Tuesday 20 March 2018

Neil McCormick: Everly Brothers set the template for harmonies

Following Phil Everly's death, Neil McCormick pays tribute to some of the best-ever singing in pop music

Phil Everly (left), brother of Don and one half of American duo The Everly Brothers, died on January 3 aged 74
Phil Everly (left), brother of Don and one half of American duo The Everly Brothers, died on January 3 aged 74

Neil McCormick

PERHAPS the saddest thing about Phil Everly's death is knowing his voice will never align with his brother Don's again.

The Everlys were the essence of harmony, the most human and potent of all musical techniques, two voices singing complementary melodies so perfectly joined in rhythm, phrasing, nuance and tone that they blend seamlessly into a new melody, almost as if the two voices don't so much become one as three. It is, at its best, something supernatural. And the Everlys were the best.

They had the advantage of being brothers, the very shape of their voices a genetic match, and all the experience of their lives contributing to this near-psychic mirroring.

Don took the low parts, Phil took the high, baritone and tenor, singing at intervals a third apart and conjuring up what Graham Nash has called "a ghost harmonic".


There was always something spooky about the Everlys, with their dreamy looks and ethereal singing.

They arrived in the public eye on the first wave of rock and roll but by adding the plaintive lilt of country and the spectral harmonies of folk, they expanded and transformed this crash of sexual, rhythmic delight into something richly romantic, opening up lush new vistas of pop sound.

The songs that made them famous resonate down the years: Bye Bye Love, Wake Up Little Susie, All I Have to Do Is Dream, Wishing, Cathy's Clown, Walk Right Back.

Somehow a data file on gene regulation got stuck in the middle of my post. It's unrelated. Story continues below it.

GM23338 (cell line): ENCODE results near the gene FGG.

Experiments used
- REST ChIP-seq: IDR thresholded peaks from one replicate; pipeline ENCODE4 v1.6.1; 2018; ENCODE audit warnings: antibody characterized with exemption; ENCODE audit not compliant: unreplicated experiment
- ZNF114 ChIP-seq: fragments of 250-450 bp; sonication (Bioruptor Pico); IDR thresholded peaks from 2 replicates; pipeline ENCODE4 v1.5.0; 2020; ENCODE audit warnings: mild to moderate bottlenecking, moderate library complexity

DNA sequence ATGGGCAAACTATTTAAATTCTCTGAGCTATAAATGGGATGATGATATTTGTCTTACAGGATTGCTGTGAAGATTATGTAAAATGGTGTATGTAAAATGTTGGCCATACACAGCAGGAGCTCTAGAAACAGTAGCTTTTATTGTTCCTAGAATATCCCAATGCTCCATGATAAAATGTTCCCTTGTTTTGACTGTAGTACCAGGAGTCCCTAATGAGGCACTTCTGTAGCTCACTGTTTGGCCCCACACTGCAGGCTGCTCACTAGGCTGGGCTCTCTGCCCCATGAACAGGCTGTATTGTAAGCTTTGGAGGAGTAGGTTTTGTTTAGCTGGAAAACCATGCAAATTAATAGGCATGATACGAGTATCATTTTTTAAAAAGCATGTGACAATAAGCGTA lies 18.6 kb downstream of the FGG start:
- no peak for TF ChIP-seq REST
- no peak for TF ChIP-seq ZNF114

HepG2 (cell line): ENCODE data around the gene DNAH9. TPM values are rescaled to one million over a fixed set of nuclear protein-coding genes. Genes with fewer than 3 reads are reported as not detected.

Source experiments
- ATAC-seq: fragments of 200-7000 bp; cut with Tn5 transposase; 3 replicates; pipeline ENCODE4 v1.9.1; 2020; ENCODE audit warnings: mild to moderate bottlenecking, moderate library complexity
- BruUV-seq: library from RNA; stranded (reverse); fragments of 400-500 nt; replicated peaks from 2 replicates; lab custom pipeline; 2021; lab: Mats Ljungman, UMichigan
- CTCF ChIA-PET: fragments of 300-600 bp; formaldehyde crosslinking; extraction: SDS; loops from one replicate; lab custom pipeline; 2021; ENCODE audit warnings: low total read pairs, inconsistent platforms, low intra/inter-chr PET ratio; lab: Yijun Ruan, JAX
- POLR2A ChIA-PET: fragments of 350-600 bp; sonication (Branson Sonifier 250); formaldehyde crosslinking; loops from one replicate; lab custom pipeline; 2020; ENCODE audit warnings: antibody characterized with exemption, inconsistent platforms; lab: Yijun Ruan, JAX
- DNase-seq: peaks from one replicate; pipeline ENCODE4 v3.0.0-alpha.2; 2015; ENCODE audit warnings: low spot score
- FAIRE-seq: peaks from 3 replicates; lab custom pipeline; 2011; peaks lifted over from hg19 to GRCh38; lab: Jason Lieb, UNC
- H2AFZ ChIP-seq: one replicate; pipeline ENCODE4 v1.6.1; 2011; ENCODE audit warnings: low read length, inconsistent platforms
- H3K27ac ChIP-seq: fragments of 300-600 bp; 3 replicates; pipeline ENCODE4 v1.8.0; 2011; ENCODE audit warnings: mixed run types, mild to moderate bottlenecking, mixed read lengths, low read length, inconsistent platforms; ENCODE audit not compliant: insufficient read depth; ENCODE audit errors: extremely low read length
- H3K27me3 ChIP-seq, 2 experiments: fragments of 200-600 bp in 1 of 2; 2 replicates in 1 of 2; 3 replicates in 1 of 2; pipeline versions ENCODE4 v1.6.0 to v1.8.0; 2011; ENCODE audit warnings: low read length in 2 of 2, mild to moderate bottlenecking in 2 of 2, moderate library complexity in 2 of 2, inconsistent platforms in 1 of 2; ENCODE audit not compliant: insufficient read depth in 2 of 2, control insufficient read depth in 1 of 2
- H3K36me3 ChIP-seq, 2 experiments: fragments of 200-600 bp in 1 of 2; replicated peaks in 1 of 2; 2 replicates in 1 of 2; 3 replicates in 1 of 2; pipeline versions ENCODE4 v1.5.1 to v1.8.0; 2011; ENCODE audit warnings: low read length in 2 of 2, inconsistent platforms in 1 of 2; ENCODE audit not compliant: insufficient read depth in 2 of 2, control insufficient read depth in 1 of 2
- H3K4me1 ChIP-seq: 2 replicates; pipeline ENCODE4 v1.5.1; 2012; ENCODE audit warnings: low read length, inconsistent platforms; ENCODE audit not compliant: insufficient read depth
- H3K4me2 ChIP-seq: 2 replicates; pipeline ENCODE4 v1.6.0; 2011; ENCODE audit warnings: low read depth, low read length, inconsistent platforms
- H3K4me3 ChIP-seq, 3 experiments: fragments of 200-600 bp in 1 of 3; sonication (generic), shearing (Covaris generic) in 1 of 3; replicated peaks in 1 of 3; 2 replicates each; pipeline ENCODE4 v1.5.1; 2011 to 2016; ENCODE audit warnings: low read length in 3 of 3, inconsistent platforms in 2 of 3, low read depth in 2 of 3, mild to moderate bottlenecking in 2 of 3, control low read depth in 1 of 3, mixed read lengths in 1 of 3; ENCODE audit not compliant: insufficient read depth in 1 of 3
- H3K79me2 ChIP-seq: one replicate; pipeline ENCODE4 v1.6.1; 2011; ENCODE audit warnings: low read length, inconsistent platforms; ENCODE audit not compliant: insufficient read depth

The effect they had on other musicians was immeasurable. The harmonic blend of The Beatles was really John Lennon and Paul McCartney chasing that Everly Brothers sound. Simon and Garfunkel started out as an Everly mimicking duo. Alan Clarke and Graham Nash of The Hollies thought of themselves as a British Everlys and Nash carried that across the Atlantic to Crosby, Stills, Nash and Young, joining the dots with the sunshine harmonies of the Seventies west coast singer-songwriter generation, from The Mamas and Papas to Gram Parsons and Emmylou Harris to the banked harmonies of the Eagles.

Wherever you hear harmonies in pop music, you can hear the Everly Brothers.

We know that it wasn't always easy being an Everly Brother. They grew up singing with their father and mother, performing on stage when the younger brother Phil was just five years of age, and were bound together for life, professionally as well as personally, expected to join in sweet harmony even when they weren't getting along.

There were long periods when they sang their parts but wouldn't talk to each other on stage and a 10-year split from 1973-1983 when each performed solo. But family bonds are strong, and music heals wounds. They got back together because they belonged together.

And even now that Phil has finally left the stage, all of us touched by their magic will be able to hear them singing in our dreams.

This is music that will be passed on as long as there are voices to sing it.

Irish Independent

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